It was a memorable Saturday for 20-year-old Irina Falconi, the former Georgia Tech All-American who easily defeated Canadian Stephanie Dubois in the final round of qualifying to earn her first entry into the U.S. Open main draw.
In fact, make that her first entry into any Grand Slam main draw. And it will be even more memorable if she can build on three qualifying wins by getting a win or two when the Open begins on Monday.
Falconi won 6-3, 6-1 over Dubois, the No. 25 seed, but is the only U.S. woman to qualify, and that won’t sit well with the people who run the USTA Player Development program in Boca Raton, Fla., and Carson, Calif. — the two main training sites.
It may be a big step forward for Falconi, who used two years in college to mature, but it’s a small step back for U.S. women after two Americans (Shenay Perry and Carly Gullikson) qualified at the 2009 Open and three (Alexa Glatch, Kristie Ahn and Perry) in 2008.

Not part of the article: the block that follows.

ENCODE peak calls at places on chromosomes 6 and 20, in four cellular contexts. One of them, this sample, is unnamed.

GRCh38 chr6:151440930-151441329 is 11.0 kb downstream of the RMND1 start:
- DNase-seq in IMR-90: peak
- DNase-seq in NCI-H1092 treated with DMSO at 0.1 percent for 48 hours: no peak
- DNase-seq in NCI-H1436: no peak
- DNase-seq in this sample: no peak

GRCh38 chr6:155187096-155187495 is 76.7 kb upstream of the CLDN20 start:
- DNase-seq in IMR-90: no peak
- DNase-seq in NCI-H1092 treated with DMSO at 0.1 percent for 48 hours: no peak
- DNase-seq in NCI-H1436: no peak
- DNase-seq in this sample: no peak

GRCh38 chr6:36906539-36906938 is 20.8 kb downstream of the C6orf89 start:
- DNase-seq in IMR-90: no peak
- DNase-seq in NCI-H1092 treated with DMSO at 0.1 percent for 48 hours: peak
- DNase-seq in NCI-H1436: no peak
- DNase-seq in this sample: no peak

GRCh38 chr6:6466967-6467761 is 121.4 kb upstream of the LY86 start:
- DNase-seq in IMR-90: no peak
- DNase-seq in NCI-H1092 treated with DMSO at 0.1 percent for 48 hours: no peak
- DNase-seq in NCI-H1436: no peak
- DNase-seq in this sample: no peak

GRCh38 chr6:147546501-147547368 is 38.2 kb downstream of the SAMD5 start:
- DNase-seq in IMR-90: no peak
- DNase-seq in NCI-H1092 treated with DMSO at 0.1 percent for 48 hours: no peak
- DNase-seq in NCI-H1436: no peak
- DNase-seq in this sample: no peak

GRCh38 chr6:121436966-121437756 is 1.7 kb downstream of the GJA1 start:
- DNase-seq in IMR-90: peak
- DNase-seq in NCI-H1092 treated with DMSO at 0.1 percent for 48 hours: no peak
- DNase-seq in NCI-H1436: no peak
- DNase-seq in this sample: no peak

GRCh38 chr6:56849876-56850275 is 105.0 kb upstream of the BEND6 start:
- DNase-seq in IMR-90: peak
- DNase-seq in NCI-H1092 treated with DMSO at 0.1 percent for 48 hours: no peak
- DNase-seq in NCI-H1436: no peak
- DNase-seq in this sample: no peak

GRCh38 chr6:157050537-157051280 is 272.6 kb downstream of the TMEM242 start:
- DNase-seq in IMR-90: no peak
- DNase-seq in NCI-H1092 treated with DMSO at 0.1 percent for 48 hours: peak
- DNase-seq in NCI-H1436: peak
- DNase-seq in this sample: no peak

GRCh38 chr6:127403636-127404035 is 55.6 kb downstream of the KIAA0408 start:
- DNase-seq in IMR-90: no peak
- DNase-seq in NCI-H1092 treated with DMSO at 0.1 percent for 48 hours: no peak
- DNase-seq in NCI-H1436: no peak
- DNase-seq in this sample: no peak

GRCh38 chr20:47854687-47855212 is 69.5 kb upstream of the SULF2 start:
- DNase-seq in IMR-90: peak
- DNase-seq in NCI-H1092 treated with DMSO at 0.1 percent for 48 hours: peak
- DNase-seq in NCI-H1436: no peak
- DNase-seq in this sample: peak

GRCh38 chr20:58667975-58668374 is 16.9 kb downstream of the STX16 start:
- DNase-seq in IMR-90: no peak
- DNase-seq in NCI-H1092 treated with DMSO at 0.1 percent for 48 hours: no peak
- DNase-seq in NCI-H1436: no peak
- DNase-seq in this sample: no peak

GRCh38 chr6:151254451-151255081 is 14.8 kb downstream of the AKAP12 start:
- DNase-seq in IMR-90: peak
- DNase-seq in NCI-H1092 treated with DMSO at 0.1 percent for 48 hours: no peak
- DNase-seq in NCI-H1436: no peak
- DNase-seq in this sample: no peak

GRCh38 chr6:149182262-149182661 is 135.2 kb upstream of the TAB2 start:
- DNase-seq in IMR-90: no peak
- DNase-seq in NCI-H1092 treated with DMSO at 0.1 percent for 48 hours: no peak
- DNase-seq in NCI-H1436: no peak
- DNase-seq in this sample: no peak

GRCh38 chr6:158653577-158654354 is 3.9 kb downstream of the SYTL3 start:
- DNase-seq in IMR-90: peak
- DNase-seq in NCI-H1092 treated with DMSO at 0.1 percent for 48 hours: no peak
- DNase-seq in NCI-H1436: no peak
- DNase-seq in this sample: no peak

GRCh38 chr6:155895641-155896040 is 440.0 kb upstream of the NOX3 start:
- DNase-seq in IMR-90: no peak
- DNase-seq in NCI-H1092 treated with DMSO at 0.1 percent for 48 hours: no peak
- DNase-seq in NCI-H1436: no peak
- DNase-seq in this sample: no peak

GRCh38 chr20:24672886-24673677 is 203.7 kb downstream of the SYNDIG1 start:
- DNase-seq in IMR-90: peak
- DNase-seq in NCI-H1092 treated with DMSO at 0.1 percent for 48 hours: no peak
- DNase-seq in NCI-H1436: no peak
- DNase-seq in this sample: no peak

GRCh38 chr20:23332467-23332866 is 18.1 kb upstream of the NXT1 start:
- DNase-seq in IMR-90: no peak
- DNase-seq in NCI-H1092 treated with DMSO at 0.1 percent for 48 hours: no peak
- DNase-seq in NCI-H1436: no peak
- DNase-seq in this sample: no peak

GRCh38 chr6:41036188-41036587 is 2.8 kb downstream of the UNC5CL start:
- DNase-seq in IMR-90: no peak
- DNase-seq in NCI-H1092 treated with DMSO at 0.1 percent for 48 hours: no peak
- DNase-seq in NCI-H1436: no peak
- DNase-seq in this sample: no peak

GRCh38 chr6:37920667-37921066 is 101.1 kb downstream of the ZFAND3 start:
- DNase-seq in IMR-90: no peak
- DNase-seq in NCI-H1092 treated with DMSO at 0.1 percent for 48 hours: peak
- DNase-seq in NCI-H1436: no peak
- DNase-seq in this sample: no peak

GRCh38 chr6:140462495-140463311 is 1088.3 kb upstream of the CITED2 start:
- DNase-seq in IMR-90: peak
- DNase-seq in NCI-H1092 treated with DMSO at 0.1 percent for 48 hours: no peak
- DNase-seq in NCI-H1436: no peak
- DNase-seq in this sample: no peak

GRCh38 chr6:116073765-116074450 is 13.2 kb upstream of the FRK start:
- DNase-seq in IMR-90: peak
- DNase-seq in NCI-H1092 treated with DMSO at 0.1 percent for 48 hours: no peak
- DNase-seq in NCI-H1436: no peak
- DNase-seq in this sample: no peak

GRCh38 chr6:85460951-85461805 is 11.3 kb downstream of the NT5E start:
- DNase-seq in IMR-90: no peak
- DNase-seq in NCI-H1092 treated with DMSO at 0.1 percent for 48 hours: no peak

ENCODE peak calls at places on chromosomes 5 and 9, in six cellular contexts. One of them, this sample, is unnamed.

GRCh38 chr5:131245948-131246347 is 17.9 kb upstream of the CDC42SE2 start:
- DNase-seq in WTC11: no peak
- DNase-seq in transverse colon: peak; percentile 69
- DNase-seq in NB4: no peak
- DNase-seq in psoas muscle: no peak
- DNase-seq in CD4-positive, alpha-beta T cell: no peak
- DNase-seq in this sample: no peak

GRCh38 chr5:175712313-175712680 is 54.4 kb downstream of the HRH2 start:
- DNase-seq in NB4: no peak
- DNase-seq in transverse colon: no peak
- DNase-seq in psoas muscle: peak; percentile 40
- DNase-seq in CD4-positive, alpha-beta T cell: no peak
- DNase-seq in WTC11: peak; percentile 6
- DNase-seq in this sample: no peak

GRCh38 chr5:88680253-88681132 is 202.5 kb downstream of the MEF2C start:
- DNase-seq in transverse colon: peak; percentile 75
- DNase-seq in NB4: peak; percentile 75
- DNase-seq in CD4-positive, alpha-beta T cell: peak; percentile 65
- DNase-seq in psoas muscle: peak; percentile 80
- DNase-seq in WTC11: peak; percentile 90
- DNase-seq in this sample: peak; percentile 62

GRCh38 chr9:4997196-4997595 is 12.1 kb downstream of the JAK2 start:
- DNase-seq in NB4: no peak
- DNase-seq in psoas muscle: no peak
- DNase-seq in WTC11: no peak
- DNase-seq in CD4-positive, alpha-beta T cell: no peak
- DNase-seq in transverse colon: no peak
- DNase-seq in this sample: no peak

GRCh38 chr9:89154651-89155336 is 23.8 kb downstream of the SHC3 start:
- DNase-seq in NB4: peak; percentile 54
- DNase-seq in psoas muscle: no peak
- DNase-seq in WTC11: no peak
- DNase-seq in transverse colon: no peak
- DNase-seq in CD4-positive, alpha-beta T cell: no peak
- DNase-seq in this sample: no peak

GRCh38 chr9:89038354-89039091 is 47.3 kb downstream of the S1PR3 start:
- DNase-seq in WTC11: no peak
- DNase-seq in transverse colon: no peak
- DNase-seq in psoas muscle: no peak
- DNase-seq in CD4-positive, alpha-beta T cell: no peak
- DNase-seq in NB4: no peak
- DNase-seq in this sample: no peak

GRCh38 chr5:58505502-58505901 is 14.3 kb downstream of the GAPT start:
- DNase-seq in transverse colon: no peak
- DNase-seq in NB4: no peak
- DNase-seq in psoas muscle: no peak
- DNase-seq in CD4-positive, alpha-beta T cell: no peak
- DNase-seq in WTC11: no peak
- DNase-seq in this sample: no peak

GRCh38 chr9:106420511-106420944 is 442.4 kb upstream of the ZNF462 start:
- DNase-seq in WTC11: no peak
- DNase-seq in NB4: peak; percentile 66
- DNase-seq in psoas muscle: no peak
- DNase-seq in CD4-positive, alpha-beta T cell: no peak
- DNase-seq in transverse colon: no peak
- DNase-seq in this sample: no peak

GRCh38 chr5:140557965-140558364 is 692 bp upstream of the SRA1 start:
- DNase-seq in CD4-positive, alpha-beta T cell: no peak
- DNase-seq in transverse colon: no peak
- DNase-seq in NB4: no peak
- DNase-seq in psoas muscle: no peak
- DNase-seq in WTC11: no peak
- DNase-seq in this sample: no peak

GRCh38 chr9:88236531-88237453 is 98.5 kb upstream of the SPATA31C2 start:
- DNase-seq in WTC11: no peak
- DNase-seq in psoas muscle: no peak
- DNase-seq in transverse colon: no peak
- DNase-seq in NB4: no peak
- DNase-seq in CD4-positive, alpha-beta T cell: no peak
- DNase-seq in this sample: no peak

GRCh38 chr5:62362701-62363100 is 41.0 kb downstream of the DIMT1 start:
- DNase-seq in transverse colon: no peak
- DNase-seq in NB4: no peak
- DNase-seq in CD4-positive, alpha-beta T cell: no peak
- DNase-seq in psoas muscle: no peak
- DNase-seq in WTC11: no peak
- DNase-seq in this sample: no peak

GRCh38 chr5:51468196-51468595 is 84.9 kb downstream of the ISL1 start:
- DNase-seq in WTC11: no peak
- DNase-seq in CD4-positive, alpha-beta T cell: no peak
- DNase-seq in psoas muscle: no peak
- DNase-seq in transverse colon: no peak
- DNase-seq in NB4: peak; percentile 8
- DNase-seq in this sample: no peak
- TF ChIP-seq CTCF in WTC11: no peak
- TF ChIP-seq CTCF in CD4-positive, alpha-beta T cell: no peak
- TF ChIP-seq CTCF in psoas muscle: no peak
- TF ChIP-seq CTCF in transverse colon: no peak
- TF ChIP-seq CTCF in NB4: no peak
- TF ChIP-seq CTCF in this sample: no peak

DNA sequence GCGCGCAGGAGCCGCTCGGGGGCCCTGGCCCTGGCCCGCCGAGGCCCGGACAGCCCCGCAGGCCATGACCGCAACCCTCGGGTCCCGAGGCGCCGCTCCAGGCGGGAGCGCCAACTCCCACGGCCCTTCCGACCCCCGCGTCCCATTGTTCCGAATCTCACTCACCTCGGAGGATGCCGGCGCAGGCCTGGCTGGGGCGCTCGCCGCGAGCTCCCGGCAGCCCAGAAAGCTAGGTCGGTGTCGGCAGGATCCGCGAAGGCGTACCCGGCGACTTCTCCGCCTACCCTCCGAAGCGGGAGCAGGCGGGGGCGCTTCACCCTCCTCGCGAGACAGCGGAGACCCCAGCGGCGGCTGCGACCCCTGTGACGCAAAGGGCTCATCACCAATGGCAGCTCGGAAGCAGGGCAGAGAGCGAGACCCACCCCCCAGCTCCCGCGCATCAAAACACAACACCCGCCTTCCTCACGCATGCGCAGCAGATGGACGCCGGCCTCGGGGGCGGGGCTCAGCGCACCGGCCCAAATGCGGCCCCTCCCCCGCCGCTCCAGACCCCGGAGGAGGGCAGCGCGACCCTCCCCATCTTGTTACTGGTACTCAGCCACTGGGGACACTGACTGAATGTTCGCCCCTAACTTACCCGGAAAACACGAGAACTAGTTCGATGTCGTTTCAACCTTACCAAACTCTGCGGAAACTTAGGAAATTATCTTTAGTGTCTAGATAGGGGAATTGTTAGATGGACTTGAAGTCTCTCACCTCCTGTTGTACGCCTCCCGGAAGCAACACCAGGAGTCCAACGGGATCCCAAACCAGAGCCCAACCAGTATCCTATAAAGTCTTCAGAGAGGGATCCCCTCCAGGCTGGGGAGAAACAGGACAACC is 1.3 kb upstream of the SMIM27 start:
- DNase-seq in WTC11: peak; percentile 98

Meanwhile, only two American men qualified — No. 22 seed Robert Kendrick, who is ranked 147, and No. 219 Ryan Harrison, who got through his final round of qualifying on Friday. Kendrick on Saturday defeated Tatsuma Ito 6-3, 6-3. It’s the second Slam in a row in which Kendrick has qualified, having won his way into the Wimbledon main draw in June.
The U.S. had a chance for a fourth qualifier, but 32-year-old veteran Kevin Kim was beaten in the final round by Ricardas Berankis of Lithuania by 6-1, 6-3. Like Harrison, Berankis trains at the Bollettieri IMG Academy in Bradenton, Fla.
A year ago, three American men qualified for the Open — Donald Young, Michael Yani and Jesse Witten.
There are 16 qualifiers in both the men’s and women’s tournaments and none of them has had a higher career ranking than onetime wonder teen Mirjana Lucic, who at age 16 had reached No. 11 in the world and who, a year later, was a semifinalist at Wimbledon.
Tall, physically strong even as a teenager, she appeared headed for a heralded career in tennis, but was beset by injuries and personal problems before re-committing to the game a couple years ago.
Now 28 and ranked No. 153, she qualified and is playing her first U.S. Open in eight years.